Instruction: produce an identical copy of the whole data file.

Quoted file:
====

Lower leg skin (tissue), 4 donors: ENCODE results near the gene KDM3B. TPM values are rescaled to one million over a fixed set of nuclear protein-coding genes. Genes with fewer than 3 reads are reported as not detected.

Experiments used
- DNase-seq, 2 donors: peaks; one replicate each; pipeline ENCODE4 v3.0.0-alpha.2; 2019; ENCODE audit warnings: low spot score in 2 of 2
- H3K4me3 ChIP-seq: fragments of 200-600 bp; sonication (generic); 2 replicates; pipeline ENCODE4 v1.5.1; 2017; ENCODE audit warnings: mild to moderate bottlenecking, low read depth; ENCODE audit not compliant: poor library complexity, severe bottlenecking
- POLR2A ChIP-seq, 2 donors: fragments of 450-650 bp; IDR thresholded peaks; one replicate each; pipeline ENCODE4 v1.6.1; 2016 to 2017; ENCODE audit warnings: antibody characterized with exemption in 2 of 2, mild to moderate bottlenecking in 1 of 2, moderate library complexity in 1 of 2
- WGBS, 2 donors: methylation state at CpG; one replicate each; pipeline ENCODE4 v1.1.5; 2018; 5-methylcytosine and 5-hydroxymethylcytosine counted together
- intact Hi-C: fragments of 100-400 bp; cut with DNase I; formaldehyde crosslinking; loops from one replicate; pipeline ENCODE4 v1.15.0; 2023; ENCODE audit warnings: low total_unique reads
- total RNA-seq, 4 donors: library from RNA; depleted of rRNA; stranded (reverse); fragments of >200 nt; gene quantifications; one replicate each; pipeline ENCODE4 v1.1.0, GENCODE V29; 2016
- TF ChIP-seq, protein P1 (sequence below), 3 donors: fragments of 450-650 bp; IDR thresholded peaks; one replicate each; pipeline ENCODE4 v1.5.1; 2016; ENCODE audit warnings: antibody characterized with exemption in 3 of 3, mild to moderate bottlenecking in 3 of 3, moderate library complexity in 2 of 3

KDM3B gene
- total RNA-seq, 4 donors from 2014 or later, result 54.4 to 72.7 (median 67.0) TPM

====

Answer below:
Lower leg skin (tissue), 4 donors: ENCODE results near the gene KDM3B. TPM values are rescaled to one million over a fixed set of nuclear protein-coding genes. Genes with fewer than 3 reads are reported as not detected.

Experiments used
- DNase-seq, 2 donors: peaks; one replicate each; pipeline ENCODE4 v3.0.0-alpha.2; 2019; ENCODE audit warnings: low spot score in 2 of 2
- H3K4me3 ChIP-seq: fragments of 200-600 bp; sonication (generic); 2 replicates; pipeline ENCODE4 v1.5.1; 2017; ENCODE audit warnings: mild to moderate bottlenecking, low read depth; ENCODE audit not compliant: poor library complexity, severe bottlenecking
- POLR2A ChIP-seq, 2 donors: fragments of 450-650 bp; IDR thresholded peaks; one replicate each; pipeline ENCODE4 v1.6.1; 2016 to 2017; ENCODE audit warnings: antibody characterized with exemption in 2 of 2, mild to moderate bottlenecking in 1 of 2, moderate library complexity in 1 of 2
- WGBS, 2 donors: methylation state at CpG; one replicate each; pipeline ENCODE4 v1.1.5; 2018; 5-methylcytosine and 5-hydroxymethylcytosine counted together
- intact Hi-C: fragments of 100-400 bp; cut with DNase I; formaldehyde crosslinking; loops from one replicate; pipeline ENCODE4 v1.15.0; 2023; ENCODE audit warnings: low total_unique reads
- total RNA-seq, 4 donors: library from RNA; depleted of rRNA; stranded (reverse); fragments of >200 nt; gene quantifications; one replicate each; pipeline ENCODE4 v1.1.0, GENCODE V29; 2016
- TF ChIP-seq, protein P1 (sequence below), 3 donors: fragments of 450-650 bp; IDR thresholded peaks; one replicate each; pipeline ENCODE4 v1.5.1; 2016; ENCODE audit warnings: antibody characterized with exemption in 3 of 3, mild to moderate bottlenecking in 3 of 3, moderate library complexity in 2 of 3

KDM3B gene
- total RNA-seq, 4 donors from 2014 or later, result 54.4 to 72.7 (median 67.0) TPM